Assistance dogs

International Assistance Dogs Day – August 7th

More and more people depend in their daily routine on assistance dogs. Dogs, specifically trained to help people cope with life more independently then they would be able to without their dog.

Dogs have since long been used to support humans, initially primarily to protect (guard dogs), search (sniffer dogs) and to hunt (hunting dogs). As humans developed better skills, we started to recognise many other qualities dogs possess that can help people. Working dogs, therefore, can be seen in the following parts of society, supporting their human co-workers:

  • Government (Police, Military, Customs, Courthouse, etc.)
  • Medical Aid dogs
  • SOS support Dogs (Disaster areas, avalanches, etc.)
  • Sport related Dogs

Particularly in the Medical field, there has been an enormous development in the use of Assistance Dogs to assist their “owner” to live his/her life in a more relaxed/free way. Assistance Dogs have been trained to support people with all sorts of disabilities and do no longer only help the blind.

Assistance dogs

Medical Aid/Assistance Dogs:

Assistance Dogs that are individually trained to do work or perform tasks for people with disabilities. They can perform a variety of tasks such as retrieve items, open doors, help a person dress or push buttons for its handler. Guide Dog for Blind people, Deaf People support dog, e.o.

Medical Alert Assistance Dogs:

Assistance Dogs that are specifically trained to alert their “owners” and his/her surrounding of upcoming medical issues in their life, such as: Diabetes (dog alerts handler when his or her blood sugar levels change to dangerous levels), Addissonian Crisis, severe allergic responses (eg Nut Allergy, air born allergens based on Nuts in eg kitchen, dog can smell and remove handler from the dangerous area), Cardiac Crisis, Epileptic seizure and Psychiatric seizure/crisis e.o.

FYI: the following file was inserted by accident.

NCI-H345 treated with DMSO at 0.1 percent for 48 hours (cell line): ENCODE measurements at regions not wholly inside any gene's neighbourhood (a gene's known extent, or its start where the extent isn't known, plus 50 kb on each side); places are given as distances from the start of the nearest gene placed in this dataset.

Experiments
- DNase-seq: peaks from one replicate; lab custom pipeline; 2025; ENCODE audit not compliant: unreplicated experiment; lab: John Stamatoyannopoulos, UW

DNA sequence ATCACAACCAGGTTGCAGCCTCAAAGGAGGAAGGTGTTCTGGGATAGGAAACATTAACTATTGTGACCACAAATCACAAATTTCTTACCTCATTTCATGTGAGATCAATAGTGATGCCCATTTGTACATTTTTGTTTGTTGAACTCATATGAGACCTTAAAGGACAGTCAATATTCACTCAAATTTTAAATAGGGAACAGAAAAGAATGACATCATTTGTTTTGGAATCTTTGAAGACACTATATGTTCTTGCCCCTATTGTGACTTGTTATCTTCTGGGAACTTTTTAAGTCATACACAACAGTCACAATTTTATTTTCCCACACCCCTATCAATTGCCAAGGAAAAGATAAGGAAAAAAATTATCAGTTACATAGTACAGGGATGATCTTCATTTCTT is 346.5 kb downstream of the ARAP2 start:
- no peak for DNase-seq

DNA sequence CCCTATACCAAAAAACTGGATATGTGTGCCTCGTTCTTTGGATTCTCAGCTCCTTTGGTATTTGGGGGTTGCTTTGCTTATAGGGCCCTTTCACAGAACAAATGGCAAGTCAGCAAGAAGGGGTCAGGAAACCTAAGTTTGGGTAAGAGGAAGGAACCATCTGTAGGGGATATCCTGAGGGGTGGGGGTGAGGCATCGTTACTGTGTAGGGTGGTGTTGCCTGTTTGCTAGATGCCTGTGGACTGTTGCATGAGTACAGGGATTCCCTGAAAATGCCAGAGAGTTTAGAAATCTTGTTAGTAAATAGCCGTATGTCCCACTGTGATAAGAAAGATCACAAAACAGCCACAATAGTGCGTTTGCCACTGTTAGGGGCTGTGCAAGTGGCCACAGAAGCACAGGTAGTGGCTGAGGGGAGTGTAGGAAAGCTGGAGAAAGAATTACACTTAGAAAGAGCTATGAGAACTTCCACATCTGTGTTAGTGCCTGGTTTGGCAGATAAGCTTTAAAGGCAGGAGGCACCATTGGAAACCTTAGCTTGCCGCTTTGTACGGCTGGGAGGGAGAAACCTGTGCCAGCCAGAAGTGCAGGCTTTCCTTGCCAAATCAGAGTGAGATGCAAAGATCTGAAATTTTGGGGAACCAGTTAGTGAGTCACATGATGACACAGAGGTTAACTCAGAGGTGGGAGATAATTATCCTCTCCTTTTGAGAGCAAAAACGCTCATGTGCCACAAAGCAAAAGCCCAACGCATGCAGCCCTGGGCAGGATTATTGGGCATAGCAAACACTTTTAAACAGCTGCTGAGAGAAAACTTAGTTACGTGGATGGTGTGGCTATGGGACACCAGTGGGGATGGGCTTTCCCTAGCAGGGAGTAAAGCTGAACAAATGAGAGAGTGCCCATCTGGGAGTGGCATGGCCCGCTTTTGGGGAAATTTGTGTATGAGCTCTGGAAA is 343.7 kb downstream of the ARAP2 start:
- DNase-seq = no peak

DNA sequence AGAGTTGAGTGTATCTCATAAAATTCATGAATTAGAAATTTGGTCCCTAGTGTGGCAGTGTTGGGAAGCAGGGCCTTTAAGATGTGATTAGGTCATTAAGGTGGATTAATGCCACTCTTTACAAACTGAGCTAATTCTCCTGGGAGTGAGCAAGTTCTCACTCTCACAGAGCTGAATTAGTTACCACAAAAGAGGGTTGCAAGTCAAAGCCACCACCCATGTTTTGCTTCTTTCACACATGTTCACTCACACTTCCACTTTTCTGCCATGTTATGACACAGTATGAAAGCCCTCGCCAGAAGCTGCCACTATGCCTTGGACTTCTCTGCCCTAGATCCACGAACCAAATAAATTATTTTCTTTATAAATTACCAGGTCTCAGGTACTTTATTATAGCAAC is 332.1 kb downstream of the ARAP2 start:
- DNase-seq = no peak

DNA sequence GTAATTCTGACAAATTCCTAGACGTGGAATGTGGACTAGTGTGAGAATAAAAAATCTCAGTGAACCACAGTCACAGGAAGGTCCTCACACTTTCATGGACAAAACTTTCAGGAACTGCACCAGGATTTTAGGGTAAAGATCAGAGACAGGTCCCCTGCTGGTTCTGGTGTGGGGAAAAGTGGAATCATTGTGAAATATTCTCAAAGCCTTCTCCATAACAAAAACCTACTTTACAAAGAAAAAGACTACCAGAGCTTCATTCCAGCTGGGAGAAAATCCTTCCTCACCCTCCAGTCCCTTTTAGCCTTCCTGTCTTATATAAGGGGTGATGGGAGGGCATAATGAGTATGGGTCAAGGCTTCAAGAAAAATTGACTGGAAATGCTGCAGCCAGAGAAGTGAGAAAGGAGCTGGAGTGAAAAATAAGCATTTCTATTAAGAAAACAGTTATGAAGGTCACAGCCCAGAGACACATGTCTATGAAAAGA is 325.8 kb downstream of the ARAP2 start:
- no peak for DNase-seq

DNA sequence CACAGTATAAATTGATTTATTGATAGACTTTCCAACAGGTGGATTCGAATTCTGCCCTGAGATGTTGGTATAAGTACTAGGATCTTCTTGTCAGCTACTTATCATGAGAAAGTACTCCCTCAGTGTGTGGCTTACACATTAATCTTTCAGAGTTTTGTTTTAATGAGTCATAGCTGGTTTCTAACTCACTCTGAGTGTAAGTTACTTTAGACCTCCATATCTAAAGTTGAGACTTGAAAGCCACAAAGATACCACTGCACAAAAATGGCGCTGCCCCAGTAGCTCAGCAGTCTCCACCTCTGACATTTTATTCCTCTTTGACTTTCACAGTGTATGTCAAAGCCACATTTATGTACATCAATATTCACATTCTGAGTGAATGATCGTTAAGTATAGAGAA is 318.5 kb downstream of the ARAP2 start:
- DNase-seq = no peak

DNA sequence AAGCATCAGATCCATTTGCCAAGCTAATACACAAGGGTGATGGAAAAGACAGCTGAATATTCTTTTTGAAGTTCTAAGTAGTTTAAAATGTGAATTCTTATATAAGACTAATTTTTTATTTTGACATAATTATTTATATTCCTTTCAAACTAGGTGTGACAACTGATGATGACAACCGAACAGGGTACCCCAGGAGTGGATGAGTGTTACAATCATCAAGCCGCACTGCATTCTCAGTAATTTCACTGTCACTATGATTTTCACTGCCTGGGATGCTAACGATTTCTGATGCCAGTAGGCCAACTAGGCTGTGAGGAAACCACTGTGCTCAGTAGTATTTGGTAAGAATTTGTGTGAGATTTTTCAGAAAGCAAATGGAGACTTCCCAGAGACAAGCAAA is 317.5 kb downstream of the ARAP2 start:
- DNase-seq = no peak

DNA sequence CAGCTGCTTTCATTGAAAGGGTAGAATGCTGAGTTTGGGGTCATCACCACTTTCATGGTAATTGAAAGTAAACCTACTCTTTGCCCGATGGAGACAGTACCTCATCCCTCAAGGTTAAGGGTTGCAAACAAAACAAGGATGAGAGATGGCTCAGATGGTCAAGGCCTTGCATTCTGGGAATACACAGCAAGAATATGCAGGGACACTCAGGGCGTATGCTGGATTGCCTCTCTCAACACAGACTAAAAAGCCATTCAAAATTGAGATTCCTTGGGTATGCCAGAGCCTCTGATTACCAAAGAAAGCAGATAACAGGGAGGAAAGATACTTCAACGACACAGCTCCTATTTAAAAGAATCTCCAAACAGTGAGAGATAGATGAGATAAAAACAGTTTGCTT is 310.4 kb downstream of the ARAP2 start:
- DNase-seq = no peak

Therapy Assistance Dogs:

These kind of assistance dogs offer comfort and affection to people in difficult situations, they can be seen in hospitals, retirement homes, nursing homes, schools, hospices, disaster areas and to people with Autism. They are usually not assistance or service dogs as they do not assist specific individuals and their disability but in general give love and understanding.

It is important that dogs who support their humans have been correctly registered as to ensure they fall in the correct group allowing them and their owner certain privileges and allowances not in place for people with dogs in general.

Do you know of anyone who has a medical support dog and would like to share their special story? or do you know of someone who should have such a special dog? we love to hear from you!

All Working Dogs in the UAE will have free consults in August 2016!

Read some incredible stories about assistance dogs all over the world:

http://www.assistancedogs.org.au/studies.php

https://www.pawswithacause.org/who-we-are/stories

http://www.sheknows.com/parenting/articles/1033299/touching-stories-of-service-dogs-for-kids-with-special-needs

http://www.myassistancedoginc.org/stories/